Are you ready for Februdairy?
Move over Veganuary there’s a new campaign competing for attention....Februdairy. Fiona Finch reports on how the county’s dairy industry is taking up the challenge to promote matters milk.
When you order a pint it’s normally the amber nectar which springs to mind.
But this month north west dairy farmers are hoping you will choose another beverage and down a pint of milk.
Graham Young is a three to four pint a day man. As Chairman of the NFU (National Farmers Union) North West Dairy Board he speaks not just for himself but for dairy farmers across Lancashire, Cumbria and Cheshire as he welcomes Februdairy as a way “just to keep people focused on the benefits of milk”.
He continued: “It’s honest food. It’s the one product where you get all the nourishment you need.”
The month was first designated last year as dairy lovers and producers decided to shout out for milk products, hot on the heels of the dairy-shunning Veganuary, which promotes a vegan (animal product free) diet.
In 2018 it was mostly an online campaign on Twitter to celebrate the dairy industry.
Graham believes now is a good time to turn the spotlight on that industry.
While the number of dairy farms has dropped dramatically in recent years, and beef and dairy farming comes in for criticism for adding to greenhouse gases, Graham is optimistic about his industry’s future.
Speaking at his farm at Samlesbury, near Preston, where he milks 140 dairy cows, he said: “When you look at the statistics there’s still 97 per cent of the baskets in supermarkets contain milk.”
He sees the month as a way to”engage people to drink milk and tell them about the health benefits of milk”.
He continued: “It’s one of the things that’s understated the health benefits of milk.”
Calcium, protein and carotene come top of his list of positives and he is also keen to dispel what he believes are misunderstandings about the fat content of milk: “Full fat milk is only four per cent fat. In a lot of supermarkets it’s 3.5 per cent. If you actually drink a litre of milk there’s less fat there than if I ate a Mars bar. Semi skimmed is 1.9 per cent fat and skimmed milk is .8 per cent fat.”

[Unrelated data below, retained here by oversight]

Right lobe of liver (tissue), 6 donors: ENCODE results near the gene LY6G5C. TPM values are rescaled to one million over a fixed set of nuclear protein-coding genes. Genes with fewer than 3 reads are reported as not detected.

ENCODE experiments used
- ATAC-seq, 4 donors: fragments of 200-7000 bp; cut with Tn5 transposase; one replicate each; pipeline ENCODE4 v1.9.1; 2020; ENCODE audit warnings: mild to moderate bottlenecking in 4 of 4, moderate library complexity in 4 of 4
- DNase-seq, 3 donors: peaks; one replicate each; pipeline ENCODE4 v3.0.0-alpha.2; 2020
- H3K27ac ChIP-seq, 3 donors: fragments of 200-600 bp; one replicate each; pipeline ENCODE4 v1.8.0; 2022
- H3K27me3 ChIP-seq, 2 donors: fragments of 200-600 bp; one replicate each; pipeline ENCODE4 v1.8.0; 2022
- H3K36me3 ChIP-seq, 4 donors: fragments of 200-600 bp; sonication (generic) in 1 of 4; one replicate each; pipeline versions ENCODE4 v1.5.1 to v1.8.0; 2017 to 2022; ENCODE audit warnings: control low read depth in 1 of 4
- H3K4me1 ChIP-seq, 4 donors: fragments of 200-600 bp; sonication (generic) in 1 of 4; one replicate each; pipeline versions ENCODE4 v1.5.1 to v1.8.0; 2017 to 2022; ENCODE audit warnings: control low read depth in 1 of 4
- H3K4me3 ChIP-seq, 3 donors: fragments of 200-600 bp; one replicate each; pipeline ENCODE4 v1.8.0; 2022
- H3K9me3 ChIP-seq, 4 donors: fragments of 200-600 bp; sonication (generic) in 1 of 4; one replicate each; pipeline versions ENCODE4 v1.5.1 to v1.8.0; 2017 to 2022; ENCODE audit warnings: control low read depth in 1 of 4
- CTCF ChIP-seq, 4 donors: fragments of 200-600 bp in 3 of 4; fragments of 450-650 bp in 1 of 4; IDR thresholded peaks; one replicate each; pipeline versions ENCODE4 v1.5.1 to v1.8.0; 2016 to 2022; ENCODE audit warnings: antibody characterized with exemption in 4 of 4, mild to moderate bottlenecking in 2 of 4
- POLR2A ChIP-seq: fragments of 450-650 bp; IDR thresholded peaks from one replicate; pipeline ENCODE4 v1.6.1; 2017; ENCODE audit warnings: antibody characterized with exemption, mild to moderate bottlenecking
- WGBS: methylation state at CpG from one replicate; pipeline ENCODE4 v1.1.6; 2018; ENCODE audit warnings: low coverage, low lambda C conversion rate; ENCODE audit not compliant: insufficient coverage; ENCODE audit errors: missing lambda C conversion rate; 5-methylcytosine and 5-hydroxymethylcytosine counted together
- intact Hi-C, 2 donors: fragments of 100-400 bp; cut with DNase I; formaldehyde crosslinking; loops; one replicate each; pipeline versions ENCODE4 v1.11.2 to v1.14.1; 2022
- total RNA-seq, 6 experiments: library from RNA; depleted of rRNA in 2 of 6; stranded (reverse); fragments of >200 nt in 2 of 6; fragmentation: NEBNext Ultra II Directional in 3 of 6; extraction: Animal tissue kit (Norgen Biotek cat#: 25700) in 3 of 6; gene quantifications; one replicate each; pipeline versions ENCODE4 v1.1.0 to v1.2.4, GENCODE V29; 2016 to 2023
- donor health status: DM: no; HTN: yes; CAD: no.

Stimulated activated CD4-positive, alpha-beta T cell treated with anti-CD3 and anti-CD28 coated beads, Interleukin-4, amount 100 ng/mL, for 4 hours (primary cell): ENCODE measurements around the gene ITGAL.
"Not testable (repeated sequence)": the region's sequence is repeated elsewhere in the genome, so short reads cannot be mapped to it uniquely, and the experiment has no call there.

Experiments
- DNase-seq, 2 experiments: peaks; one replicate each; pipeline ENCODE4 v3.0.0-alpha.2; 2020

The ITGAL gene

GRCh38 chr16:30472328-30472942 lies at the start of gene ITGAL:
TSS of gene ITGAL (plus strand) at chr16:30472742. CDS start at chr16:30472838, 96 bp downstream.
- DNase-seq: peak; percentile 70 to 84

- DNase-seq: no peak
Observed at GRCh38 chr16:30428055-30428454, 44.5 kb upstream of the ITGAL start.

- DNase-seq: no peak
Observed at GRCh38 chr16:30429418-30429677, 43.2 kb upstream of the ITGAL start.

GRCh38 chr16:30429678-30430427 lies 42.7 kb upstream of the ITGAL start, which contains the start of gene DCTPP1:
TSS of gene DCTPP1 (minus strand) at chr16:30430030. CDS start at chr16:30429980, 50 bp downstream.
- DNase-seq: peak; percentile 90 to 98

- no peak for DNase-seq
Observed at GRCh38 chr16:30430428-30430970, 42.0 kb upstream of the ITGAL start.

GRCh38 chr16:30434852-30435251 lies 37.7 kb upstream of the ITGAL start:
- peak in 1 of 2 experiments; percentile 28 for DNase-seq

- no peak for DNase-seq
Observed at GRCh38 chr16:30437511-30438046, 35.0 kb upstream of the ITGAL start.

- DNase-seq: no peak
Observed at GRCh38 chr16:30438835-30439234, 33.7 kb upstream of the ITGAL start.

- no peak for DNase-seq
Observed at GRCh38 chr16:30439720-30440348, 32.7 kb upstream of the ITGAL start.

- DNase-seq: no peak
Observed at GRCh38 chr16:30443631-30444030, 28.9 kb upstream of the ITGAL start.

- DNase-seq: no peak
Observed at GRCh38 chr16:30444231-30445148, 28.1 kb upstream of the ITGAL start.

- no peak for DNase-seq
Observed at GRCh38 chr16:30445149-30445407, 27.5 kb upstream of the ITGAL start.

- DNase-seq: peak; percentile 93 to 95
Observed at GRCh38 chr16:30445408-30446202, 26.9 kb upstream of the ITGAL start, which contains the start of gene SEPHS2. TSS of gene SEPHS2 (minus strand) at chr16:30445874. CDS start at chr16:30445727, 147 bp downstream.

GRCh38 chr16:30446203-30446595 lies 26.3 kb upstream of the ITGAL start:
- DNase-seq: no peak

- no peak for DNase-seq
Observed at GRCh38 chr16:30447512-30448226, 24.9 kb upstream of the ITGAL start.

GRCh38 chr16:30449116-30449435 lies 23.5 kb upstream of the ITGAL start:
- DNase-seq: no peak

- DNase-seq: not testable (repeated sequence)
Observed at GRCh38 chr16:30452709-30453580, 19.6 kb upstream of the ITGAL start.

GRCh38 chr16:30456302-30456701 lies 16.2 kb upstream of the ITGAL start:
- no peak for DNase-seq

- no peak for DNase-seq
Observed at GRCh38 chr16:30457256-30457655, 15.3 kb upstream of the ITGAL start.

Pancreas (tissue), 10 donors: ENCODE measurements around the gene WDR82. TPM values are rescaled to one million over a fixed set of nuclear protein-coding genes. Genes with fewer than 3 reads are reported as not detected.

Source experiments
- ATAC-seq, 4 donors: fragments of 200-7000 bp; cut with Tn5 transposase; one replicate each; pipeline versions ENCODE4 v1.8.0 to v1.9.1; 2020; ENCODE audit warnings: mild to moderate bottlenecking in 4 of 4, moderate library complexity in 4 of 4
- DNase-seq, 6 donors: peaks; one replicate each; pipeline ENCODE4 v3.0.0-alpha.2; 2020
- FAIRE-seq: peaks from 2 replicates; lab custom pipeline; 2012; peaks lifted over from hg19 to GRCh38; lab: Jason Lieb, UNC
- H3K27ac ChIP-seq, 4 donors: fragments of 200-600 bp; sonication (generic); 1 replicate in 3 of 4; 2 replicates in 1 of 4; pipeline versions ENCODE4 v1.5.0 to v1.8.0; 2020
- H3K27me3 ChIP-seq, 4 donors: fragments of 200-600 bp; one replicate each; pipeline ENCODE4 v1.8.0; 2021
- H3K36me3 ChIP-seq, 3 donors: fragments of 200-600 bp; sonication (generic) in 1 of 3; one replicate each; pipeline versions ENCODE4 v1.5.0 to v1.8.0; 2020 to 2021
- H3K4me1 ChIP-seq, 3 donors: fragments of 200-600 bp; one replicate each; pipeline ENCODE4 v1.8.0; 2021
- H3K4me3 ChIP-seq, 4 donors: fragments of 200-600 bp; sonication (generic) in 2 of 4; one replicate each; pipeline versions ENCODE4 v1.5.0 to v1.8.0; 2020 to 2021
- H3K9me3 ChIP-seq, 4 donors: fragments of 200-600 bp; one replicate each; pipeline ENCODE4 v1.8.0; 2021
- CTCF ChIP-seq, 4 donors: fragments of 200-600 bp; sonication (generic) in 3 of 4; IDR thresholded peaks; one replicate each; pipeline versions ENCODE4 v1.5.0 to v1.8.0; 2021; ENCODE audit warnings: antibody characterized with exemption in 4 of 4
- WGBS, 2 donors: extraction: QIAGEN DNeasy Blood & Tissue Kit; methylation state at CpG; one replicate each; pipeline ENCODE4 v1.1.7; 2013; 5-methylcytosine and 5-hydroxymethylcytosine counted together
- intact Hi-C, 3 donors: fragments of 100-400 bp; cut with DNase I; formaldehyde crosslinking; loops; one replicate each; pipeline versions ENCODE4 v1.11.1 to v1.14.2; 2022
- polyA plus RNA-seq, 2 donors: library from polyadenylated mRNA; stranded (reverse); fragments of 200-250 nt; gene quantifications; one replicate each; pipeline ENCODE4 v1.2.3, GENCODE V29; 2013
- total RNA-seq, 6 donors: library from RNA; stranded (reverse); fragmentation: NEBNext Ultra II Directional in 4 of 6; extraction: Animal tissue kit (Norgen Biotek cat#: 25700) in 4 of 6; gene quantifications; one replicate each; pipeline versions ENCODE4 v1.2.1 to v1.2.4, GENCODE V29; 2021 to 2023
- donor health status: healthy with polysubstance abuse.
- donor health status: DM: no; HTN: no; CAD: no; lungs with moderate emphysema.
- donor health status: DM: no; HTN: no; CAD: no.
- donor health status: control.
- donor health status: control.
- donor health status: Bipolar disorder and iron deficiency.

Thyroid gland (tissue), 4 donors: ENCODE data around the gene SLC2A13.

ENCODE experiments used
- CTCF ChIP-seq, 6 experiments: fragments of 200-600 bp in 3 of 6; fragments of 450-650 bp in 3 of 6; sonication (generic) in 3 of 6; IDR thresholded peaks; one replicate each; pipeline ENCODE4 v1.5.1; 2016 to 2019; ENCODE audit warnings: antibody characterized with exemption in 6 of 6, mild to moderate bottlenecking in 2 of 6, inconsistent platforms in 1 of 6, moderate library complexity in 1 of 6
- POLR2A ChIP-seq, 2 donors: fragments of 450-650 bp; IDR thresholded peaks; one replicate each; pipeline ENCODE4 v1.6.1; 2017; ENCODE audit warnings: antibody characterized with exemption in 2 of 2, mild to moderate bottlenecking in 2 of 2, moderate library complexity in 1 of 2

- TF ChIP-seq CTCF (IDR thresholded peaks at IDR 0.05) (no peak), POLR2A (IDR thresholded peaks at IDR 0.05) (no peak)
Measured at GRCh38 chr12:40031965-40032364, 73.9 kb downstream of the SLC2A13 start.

He acknowledges that the dairy sector has had to cope with enormous changes in recent years.
He said: “I was at Myerscough College in 1984 and there were 30,000 dairy farms in the UK. Now there are 9,500.”
Turning his attention to cheese Graham, who lists his favourite as Tasty Lancashire, points out that Lancashire is also renowned for its county cheese. He said: “For a small county we’re talking about a big reputation. Lancashire has a fantastic group of cheesemakers - we’re world renowned.”
As for welfare he notes the Red Tractor accreditation unique to Britain where farms seeking it have to pass rigorous animal welfare standards.
His passion for dairy does not extend to criticising Veganuary. He said: “Everyone has got their own opinions in life. If someone chooses to become vegan there’s another farmer growing something for them to eat. It’s great that people have got choice.”
His choice is, however, unwavering: “I wouldn’t want to do anything else. I love working with cows Every day is different - a different challenge and you get a satisfaction.”
The cheese industry is a significant local employer says Laura Barnes, Technical manager at Dewlay Cheese at Garstang and also flying the flag for Februdairy.
Dewlay, home of Beacon Fell Traditional Lancashire cheese, Garstang Blue and a range of other cheeses, employs 90 staff and sources milk from 10 local farms.
Laura said: “ Anything that promotes dairy is something we get behind. When it comes to cheesemaking we’ve the perfect climate - sunshine and rain. All you need to do is look at the green grass - it’s perfect for dairy.”